Mysterious Bacterial Toxin Linked To Stillbirths

Strep B surrounded by toxic bubbles. Surve et al./PLOS Pathogens

Robin Andrews 02 Sep 2016, 17:49

Stillbirth, a baby born dead after 24 to 28 weeks of pregnancy have passed, is a traumatic experience for all involved. Around half of them are linked to complications with the placenta, the organ in the uterus of the mother that nourishes and maintains the fetus. Just last year, there were 2.6 million stillbirths around the world, most of which occurred in low to middle-income nations.

Although the science behind them is slowly becoming clear, there’s much that medical professionals are still yet to learn. Writing in the journal PLOS Pathogens, scientists have found a mechanism through which stillbirths occur in pregnant mice, and the same issue may occur in humans.

Group B Streptococcus, also known as Strep B, is a bacterium that lives in around 30 percent of pregnant women worldwide, often without causing any problems in the lower genital tract. However, in pregnant mice, it appears to produce protein-filled balloons called extracellular membrane vesicles (MVs) that migrate up into the uterus. Once there, they react with the surrounding tissue to cause it to inflame, which can weaken the amniotic sac. If enough damage is done, this could cause a stillbirth to occur.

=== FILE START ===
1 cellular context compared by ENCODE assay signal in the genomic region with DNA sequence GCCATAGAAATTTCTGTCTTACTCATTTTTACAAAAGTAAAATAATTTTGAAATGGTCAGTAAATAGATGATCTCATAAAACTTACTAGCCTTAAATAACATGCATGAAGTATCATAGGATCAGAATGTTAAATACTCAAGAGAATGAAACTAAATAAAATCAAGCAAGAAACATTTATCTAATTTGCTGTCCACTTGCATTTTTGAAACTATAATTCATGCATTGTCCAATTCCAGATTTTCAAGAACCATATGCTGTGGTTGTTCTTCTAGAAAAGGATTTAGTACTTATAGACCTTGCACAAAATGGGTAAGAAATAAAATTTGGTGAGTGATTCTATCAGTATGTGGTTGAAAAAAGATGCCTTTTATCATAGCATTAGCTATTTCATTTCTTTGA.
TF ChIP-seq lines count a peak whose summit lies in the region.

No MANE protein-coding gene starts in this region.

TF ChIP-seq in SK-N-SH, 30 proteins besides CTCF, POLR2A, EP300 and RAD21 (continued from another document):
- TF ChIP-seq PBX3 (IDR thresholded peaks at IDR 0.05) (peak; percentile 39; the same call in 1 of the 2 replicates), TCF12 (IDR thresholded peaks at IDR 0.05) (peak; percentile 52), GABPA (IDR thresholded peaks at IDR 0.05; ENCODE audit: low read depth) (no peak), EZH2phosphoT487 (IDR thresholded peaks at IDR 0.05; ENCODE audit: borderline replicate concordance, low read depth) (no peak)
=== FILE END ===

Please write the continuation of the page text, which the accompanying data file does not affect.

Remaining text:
“In animal studies, we found that the MVs disrupt the connective tissue of the fetal membrane reducing its mechanical strength which may cause premature rupture of amniotic sac,” the authors, led by Manalee Surve of the Indian Institute of Technology-Bombay in Mumbai, write in their study. “Further we show that even in absence of the bacteria, the MVs directly led to extensive inflammation in the mouse resulting in chorio-amnionitis, preterm births and still births.”

These MVs were first spotted using a high-powered scanning electron microscope (SEM). They were analyzed and found to contain corrosive proteins that trigger cell death. Disturbingly, almost all the pups of pregnant mice with these MVs within their amniotic sacs perished either within their expectant mothers (in utero) or were born prematurely.

At this point, it’s unclear why these toxic MVs are manufactured in the first place, but they may be used in turf wars against other bacteria. A similar mechanism was found within human noses just recently, with one type of bacteria producing an antibiotic to kill another, one which happens to be very closely related to the MRSA “superbug.”

Either way, these findings show that a vaccine against Strep B should be a key priority. As reported by Science News, doctors test pregnant women for it between 35 and 37 weeks, and any Strep-positive patients take antibiotics during labor to prevent the infection from spreading to newborns. However, this study hints that an earlier test may be required in order to ultimately prevent possible stillbirths.

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